Wednesday, October 20, 2010

Building of the Week: The Winchester “Mystery” House , San Jose, California

One hundred sixty rooms, forty bedrooms, two ballrooms, forty-seven fireplaces, seventeen chimneys (with evidence of two more), ten thousand window panes and three elevators—these are just some of the staggering statistics associated with Sarah Winchester’s sprawling twenty-four thousand square foot Queen Anne mansion in San Jose.

From the outside, this looks just like a normal Victorian Mansion—beautifully painted and meticulously maintained. However, once inside, visitors immediately realize that the house is a peculiar labyrinth—a maze of corridors that end abruptly, staircases that hit the ceiling with no access to the next floor, doors that open into tiled walls, and worse still, doors the open onto thirty-foot drops. Architecturally bizarre, the scale of the structure is off. For example, one staircase—called the Switchback Staircase—climbs seven flights and features forty-four steps. You’d think that would lead to a great height. But, no. The staircase only rises nine feet. You see, the risers are only two inches tall.

As strange as it is, the house is also stunning. The finest craftsmen created intricate woodwork, beautiful plaster, magnificent tiles and opulent stained glass windows. The house also featured unique technologies for the time period: push-button gaslights, internally heated water, steam-powered central air, and indoor water closets. Silver and gold chandeliers line the seemingly endless hallways. Only the highest-quality materials were used. And used…and used…

The house was built ceaselessly for thirty-eight years from 1884 until Mrs. Winchester’s death in 1922. She insisted that work never stop. At one point, the Winchester House reached seven stories in height, however, in 1906, an earthquake destroyed that portion of the mansion. Today, it stands at a proud four stories. Why did Sarah Winchester insist that the house always be in a state of construction? Many people have some theories about that.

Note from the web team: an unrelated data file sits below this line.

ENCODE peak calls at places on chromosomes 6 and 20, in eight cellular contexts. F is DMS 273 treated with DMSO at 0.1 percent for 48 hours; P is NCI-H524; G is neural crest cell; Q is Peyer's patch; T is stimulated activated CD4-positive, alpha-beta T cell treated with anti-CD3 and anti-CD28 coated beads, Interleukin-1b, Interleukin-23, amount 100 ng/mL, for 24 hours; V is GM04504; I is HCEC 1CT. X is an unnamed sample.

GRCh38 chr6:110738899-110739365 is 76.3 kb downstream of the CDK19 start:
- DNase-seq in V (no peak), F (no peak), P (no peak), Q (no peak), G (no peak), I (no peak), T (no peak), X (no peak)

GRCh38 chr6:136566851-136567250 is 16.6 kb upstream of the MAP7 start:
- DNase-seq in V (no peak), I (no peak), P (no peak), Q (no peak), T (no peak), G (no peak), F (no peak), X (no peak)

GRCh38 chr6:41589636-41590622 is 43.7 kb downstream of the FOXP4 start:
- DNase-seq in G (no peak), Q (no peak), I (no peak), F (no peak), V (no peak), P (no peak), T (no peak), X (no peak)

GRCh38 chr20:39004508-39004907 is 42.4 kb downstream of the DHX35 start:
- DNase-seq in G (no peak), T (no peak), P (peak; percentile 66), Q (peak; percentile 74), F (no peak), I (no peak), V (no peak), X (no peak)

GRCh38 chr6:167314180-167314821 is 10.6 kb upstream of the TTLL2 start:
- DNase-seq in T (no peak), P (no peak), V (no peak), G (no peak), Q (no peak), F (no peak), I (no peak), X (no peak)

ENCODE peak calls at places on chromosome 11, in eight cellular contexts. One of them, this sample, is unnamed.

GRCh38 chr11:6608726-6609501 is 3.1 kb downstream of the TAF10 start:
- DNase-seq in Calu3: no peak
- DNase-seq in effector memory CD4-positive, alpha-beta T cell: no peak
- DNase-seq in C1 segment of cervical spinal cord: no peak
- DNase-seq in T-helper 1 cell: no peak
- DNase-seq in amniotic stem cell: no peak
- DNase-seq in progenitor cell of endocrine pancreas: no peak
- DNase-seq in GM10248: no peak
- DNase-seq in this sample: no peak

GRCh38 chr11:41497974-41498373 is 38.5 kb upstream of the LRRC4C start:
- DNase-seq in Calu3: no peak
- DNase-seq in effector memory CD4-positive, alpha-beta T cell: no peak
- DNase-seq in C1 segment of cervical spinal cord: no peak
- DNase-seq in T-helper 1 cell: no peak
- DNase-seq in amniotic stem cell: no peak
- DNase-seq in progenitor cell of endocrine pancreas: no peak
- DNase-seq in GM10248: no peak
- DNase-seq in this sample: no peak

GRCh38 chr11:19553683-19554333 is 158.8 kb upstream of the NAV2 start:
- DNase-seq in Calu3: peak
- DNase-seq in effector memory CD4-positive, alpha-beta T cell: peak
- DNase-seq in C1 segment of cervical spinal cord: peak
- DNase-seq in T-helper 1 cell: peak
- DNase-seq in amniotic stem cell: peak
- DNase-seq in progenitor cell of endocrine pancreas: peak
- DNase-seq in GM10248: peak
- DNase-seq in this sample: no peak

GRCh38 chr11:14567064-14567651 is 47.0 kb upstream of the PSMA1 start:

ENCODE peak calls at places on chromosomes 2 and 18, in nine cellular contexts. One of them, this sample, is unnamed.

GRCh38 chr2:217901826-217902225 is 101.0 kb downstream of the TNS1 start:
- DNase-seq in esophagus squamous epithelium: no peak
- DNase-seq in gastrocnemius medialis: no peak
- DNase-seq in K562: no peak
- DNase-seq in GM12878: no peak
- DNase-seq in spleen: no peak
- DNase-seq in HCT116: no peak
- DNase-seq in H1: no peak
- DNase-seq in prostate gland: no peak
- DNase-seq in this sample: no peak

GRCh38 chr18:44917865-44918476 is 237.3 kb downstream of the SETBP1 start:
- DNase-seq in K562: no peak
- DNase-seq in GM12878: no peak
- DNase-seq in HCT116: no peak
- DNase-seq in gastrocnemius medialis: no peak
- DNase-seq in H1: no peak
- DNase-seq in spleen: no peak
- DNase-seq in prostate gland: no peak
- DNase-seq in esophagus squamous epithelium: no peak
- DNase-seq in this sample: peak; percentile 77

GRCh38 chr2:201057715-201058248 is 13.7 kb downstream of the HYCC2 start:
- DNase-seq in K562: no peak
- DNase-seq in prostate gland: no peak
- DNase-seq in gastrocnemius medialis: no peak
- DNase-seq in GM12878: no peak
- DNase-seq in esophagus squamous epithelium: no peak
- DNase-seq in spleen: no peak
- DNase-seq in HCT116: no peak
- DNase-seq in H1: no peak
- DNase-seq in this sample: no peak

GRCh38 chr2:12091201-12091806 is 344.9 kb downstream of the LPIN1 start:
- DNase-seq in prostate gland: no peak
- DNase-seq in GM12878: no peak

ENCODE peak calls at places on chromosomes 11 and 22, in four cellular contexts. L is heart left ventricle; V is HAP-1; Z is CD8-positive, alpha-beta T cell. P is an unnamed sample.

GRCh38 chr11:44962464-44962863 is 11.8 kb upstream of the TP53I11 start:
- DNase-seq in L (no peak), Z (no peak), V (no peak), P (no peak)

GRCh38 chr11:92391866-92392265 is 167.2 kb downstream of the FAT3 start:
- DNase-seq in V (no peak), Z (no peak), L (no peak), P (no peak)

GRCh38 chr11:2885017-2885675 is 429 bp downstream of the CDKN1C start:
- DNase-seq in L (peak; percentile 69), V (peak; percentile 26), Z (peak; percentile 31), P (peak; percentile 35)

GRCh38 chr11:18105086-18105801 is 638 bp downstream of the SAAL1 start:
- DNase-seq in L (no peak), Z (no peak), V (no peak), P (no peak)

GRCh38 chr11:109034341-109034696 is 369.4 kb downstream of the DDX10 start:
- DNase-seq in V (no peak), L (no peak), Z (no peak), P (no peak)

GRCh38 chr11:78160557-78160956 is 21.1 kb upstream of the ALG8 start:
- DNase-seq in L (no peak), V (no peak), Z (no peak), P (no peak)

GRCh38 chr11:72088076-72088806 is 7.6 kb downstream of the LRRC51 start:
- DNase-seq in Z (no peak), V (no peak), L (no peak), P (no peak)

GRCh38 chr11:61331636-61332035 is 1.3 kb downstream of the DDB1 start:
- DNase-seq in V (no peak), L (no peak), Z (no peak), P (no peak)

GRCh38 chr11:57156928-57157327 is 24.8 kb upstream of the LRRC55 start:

Sarah Winchester was the widow of William Winchester—inventor of the Winchester Rifle. Upon his premature death (shortly following the death of their young daughter), Mrs. Winchester inherited millions of dollars. She also inherited an extreme sense of guilt and depression. Legend has it that a medium known as “The Boston Medium” advised Mrs. Winchester to move to California and begin building a home. As long as the house was being built, she would never die. Some believe that the medium told Sarah Winchester that she was haunted by the spirits of all of the people who had been killed by Winchester Rifles. Here, the story differs from telling to telling. Some say that Mrs. Winchester was told that she herself was haunted by the spirits who would kill her if she stopped building the house. Others believe that Sarah was told that the spirits took the lives of her daughter and husband as punishment. Regardless, Mrs. Winchester seems to have believed that she was being tormented by ghosts and assuredly took the psychic’s advice to heart. Construction on the house only stopped after she died.

Many believe that the house’s lack of a blueprint and odd floor plan owe to Mrs. Winchester’s desire to confuse the spirits which she thought haunted her. She had—in the middle of the house—a hidden seance room which could only be accessed through a push-button operated door. To exit, she would slip out of a window, onto a landing, down a flight of stairs, and, yet, somehow end up in the place where she started.

Mrs. Winchester was also obsessed with the number thirteen. The drains all have thirteen holes, the stained glass windows feature thirteen colored stones, coat hooks line up—thirteen in a row. She even went as far as to have an opulent antique chandelier altered so that it would have thirteen arms instead of twelve. In Mrs. Winchester’s honor, a large topiary sculpture of the number thirteen stands outside the mansion, and, on every Friday the Thirteenth, the bell in the clock tower is chimed thirteen times at 1:00 PM (13:00 hours).

Sarah Winchester spent $5.5 million on the construction of her ghost-baffling mansion. That equates to about $71 million dollars in today’s economy. Still, at the time of her death, the house was considered so strange that it only sold for $135,000. Five months after Sarah’s death, the Winchester House was open to the public. Christened, “The Mystery House” by Harry Houdini in 1923, the house is still open to the public who are welcome to tour its winding halls and attend special events on holidays. For more information, visit their Web site.

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